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Echo in the Canyon

Echo in the Canyon (photo courtesy of BMG)

Jakob Dylan and Tom Petty (photo courtesy of Greenwich Entertainment and BMG)


Echo In The Canyon (Original Motion Picture Soundtrack)
Various Artists 

Director Andrew Slater's new documentary, “Echo In The Canyon,” celebrates the birth of the music scene that emerged out of the Laurel Canyon area of Los Angeles in the mid-Sixties. The musicians who lived or settled in Laurel Canyon during this time drew inspiration from folk music and the Beatles, giving rise to a movement that was a focal point of what became known as the "California Sound."

At the heart of this emerging scene were artists like the Beach Boys, the Byrds, the Mamas and the Papas, and more. Slater, a former record company executive, worked closely with singer, songwriter, and Wallflowers frontman Jakob Dylan on this feature-length film detailing this burgeoning music scene and its influence on future artists.

With Slater handling the film’s production, Dylan spearheaded the soundtrack that brought the film to life. The result is not only an homage to the Laurel Canyon movement, but also a tribute to mid-'60s pop songwriting at its best. The assortment of songs chosen for the film’s soundtrack range from folk to pop to easy listening. Rather than simply compiling the original, or best known, versions of these songs, Dylan recorded new versions in collaboration with a number of his contemporaries and friends.

As an album, Echo In The Canyon is an introspective and sometimes somber collection. Dylan and his collaborators — including Fiona Apple, Beck, Jade Castrinos (formerly of Edward Sharpe and the Magnetic Zeros), Cat Power, Eric Clapton, Josh Homme (of Queens of the Stone Age and Eagles of Death Metal), Norah Jones, Regina Spektor, and Neil Young — generally stay true to the originals. Faithful reproductions are favored over reinterpretations or reinventions. In one sense, this choice allows the classic versions of these songs to shine in the spotlight, although each cover does encourage comparison to the classic original.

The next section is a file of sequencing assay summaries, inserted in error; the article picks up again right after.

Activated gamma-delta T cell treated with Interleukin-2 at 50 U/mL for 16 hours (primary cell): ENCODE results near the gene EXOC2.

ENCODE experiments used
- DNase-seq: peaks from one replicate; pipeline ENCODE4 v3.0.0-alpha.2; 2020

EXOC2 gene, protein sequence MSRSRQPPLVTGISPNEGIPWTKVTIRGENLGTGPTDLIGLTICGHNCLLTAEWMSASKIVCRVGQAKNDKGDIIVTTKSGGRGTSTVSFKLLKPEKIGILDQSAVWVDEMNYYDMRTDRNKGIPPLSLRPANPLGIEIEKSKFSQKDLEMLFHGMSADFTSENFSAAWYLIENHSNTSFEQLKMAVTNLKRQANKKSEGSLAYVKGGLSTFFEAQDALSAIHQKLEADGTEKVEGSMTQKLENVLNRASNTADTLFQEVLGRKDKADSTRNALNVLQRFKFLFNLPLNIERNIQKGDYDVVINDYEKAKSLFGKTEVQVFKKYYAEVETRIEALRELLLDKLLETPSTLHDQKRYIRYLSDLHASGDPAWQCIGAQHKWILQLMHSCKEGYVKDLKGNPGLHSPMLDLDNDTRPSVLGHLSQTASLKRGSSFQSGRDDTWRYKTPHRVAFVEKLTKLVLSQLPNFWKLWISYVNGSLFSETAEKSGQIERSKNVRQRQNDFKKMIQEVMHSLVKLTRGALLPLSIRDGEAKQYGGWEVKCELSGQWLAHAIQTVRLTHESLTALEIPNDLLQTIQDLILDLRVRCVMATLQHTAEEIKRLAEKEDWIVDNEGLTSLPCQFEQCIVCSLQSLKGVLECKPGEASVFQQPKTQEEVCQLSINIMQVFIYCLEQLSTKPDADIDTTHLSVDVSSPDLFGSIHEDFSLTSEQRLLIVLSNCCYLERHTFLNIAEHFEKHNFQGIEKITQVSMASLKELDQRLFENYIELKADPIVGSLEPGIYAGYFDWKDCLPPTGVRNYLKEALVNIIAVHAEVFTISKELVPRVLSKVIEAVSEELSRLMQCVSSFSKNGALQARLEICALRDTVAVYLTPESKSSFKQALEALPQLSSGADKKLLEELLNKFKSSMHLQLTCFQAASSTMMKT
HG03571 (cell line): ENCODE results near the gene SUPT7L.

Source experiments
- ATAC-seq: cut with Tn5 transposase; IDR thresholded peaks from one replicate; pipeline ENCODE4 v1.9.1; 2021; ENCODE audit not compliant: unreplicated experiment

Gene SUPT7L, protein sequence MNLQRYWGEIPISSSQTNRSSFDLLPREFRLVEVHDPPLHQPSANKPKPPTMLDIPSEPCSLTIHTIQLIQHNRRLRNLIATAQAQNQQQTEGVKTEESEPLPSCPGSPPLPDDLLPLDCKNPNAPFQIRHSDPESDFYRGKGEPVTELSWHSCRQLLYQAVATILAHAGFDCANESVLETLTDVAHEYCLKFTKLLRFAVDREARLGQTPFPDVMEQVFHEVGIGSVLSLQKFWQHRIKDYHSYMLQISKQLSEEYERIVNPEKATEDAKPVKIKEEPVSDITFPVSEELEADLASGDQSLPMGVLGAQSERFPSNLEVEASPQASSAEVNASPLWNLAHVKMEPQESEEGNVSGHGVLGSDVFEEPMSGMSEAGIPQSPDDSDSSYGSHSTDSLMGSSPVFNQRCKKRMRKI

But it’s hard to find fault with any of these 13 tracks, all of which honor a golden era in popular music that continues to inspire and influence today’s music makers.

Listen to Paul Cavalconte's FUV Live interview with Andrew Slater and Jakob Dylan on Monday, June 10, at 8 p.m. on 90.7 FM and streaming online.



1. “Go Where You Wanna Go," Jakob Dylan and Jade Castrinos (written by John Phillips; originally by the Mamas and the Papas, 1965) 
2. “The Bells Of Rhymney," Jakob Dylan and Beck (written by Pete Seeger and Idris Davies; originally by Pete Seeger and Sonny Terry, 1958; best known version by the Byrds, 1965) 
3. “You Showed Me," Jakob Dylan and Cat Power (written by Jim McGuinn and Gene Clark; originally by the Turtles, 1968)
4. “She," Jakob Dylan and Josh Homme (written by Tommy Boyce and Bobby Hart; originally by the Monkees, 1967) 
5. “In My Room," Jakob Dylan and Fiona Apple (written by Brian Wilson and Gary Usher; originally by the Beach Boys, 1963)
6. “Goin’ Back," Jakob Dylan and Beck (written by Gerry Goffin and Carole King; originally by Dusty Springfield, 1966; also by the Byrds, 1967) 
7. “Never My Love," Jakob Dylan and Norah Jones (written by Donald and Richard Addrisi, aka, the Addrisi Brothers; originally by the Association, 1967; also by the 5th Dimension, 1971) 
8. “It Won’t Be Wrong," Jakob Dylan and Fiona Apple (written by Jim McGuinn and Harvey Gerst; originally by the Byrds, 1965) 
9. “No Matter What You Do," Jakob Dylan and Regina Spektor (written by Arthur Lee; originally by Love, 1966) 
10. “Questions," Jacob Dylan and Eric Clapton (written by Stephen Stills; originally by Buffalo Springfield, 1968) 
11. “I Just Wasn’t Made For These Times," Jakob Dylan and Neil Young (written by Brian Wilson and Tony Asher; originally by the Beach Boys, 1966) 
12. “Expecting To Fly," Jakob Dylan and Regina Spektor (written by Neil Young; originally by Buffalo Springfield, 1967) 
13. “What’s Happening?!?!," Jakob Dylan (and Neil Young) (written by David Crosby; originally by the Byrds, 1966)